Monthly updates might work nicely. Some groups play weekly and my group tries for bi-weekly but others can only get together every month or two. If WotC releases weekly or even bi-weekly content it will be hard to keep up.
At the start it’s imperative to keep as many people looking at the same content for as long as possible. Likewise, WotC should hold off on feedback for a few levels, even if obvious errors are spotted. Keep the material consistent so the players can learn and push the system and really get a feel for the game. The first 2-3 sessions will be learning experiences and people will be caught up in the hype-fuelled play experience – the honeymoon phase of a new game – and not really catching nuances or subtle flaws.
Realistically, there shouldn’t be any rule changes until after GenCon (class changes are likely fine). The adventures and material for the convection season is likely already written and produced. It makes the convention slots run more smoothly if the rules are known; rushing changes through – even responses to feedback from May through July – will make for an uneven play experience. When they’ve had time to digest all the play experience of three full months after GenCon, then would be the time to re-write and release an update.
In democratic governments it’s unusual to have a single house of representatives. Even in countries as different as the States and Canada, both nations have a Senate. Because a sombre second option is always a good idea. It’s far, far too easy to jump to a quick, rash response.
Look at the paladin in 4e. There was a funky loophole in its mark that encouraged kiting, where the defender marked and then ran. It was silly from a flavour perspective but a sound tactic. But to mesh the flavour with the mechanic they tacked on a restriction at the last second, which had unintended side effects. Or look at the changes to items with the Healing keyword to wrangle a cleric build, which dramatically hurt the effectiveness of the artificer.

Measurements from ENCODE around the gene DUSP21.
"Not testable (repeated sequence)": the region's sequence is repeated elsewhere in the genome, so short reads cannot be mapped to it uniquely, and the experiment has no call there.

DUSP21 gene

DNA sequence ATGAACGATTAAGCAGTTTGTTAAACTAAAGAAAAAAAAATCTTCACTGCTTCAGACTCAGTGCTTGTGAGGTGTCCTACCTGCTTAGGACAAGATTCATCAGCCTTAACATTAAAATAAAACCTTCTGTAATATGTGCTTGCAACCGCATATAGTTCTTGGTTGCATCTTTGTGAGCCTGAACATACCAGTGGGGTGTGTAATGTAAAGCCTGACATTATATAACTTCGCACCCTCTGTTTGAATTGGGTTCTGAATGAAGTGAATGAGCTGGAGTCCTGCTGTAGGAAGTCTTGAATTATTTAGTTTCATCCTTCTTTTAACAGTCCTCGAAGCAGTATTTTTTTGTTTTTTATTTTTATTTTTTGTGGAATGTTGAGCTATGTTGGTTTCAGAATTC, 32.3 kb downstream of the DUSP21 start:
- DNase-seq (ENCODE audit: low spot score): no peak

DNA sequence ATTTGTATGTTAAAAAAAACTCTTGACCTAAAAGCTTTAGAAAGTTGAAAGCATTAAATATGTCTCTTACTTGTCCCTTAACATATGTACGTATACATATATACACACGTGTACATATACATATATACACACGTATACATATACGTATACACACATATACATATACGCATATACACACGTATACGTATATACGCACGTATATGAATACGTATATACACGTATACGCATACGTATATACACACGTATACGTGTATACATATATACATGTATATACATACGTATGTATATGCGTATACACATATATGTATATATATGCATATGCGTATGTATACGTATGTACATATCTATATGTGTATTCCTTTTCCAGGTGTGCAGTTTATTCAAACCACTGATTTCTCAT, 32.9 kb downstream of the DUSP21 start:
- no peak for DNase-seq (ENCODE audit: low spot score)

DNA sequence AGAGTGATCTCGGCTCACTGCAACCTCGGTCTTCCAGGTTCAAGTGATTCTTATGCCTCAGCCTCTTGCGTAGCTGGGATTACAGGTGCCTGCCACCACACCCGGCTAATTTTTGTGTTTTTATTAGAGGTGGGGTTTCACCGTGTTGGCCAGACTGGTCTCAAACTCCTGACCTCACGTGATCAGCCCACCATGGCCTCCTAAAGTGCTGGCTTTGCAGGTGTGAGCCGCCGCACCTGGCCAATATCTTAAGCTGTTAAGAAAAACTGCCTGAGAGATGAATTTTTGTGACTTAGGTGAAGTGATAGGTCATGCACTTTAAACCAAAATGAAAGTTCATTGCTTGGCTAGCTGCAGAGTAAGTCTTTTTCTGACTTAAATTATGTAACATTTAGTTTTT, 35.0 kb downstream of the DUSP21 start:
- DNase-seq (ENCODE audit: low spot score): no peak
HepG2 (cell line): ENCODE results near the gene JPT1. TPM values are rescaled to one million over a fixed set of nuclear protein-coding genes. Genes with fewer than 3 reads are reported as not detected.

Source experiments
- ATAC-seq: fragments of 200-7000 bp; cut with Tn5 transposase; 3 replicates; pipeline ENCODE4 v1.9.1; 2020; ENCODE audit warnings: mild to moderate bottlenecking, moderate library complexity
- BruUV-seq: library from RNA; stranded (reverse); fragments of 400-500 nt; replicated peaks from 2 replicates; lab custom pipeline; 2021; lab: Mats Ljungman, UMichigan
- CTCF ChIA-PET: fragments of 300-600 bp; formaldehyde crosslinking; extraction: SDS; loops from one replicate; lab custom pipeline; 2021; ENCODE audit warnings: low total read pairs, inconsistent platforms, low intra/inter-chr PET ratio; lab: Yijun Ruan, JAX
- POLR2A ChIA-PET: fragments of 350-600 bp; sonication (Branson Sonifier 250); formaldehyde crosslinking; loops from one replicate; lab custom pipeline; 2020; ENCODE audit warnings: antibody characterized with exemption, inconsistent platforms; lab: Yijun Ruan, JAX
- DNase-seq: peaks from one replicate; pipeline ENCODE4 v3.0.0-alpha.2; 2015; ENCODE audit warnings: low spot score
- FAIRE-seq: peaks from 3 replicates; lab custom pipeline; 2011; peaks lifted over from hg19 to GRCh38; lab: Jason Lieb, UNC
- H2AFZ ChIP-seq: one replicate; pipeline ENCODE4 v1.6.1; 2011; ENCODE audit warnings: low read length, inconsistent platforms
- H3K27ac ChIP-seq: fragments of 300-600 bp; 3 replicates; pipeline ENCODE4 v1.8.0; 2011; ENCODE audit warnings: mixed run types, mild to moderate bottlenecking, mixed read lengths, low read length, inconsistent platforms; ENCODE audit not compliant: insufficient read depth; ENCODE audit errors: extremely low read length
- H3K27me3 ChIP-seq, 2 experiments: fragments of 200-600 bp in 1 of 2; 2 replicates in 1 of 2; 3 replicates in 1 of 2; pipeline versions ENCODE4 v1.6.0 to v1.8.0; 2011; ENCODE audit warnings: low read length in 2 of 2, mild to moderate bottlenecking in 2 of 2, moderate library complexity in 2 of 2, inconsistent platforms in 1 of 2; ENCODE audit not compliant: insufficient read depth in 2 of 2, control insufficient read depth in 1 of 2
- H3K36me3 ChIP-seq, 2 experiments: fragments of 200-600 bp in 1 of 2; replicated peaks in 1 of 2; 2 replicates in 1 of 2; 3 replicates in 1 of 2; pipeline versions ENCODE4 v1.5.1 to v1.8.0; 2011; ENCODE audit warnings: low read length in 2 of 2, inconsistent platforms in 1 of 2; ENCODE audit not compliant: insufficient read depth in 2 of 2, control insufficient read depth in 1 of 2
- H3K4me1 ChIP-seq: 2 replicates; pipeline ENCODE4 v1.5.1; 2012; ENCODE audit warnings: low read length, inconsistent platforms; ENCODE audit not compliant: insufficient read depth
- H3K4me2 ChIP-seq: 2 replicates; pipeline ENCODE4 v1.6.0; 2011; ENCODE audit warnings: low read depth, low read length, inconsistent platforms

There’s a laundry list of small changes in 4e, reactions to abuse, that have had secondary fallout. Changes where the initial change went too far and needed to be dialled back to a middle ground, if the effort was ever made to fix the nerfing.
Playtesting a whole new edition will lead to similar problems. There will be tension points and proud nails that need to be examined and tweaked lightly. Solutions need to be slept on. Changes should be proposed and examined before being implemented, to see if they go too far or if a rollback is needed.
Putting the “test” in “playtest”
It’s a little disappointing that we’re not getting full rules, and that we’re not going to be able to switch from existing 4e campaigns to 5e. At least not for six months, if not longer.
Like every video game tester has painfully discovered, "playtesting" does not equate with "playing the game early for free".
A more broad release might have led to more testing as people testing the edition in actual play. But there’s still time for that later. There’s plenty of time, even if they’re shooting for a GenCon 2013 date (which is likely because eighteen months of D.O.A. 4e books is already hurting their bottom line, let alone expanding that to two and a half years). If they plan on allowing people to test the other classes (which they should) it might be a little tight, and testing the full range of levels could be tricky. As much of the game needs to be tested as possible; we do NOT need a repeat of 4e's epic tier, with bad monster math and questionably design choices.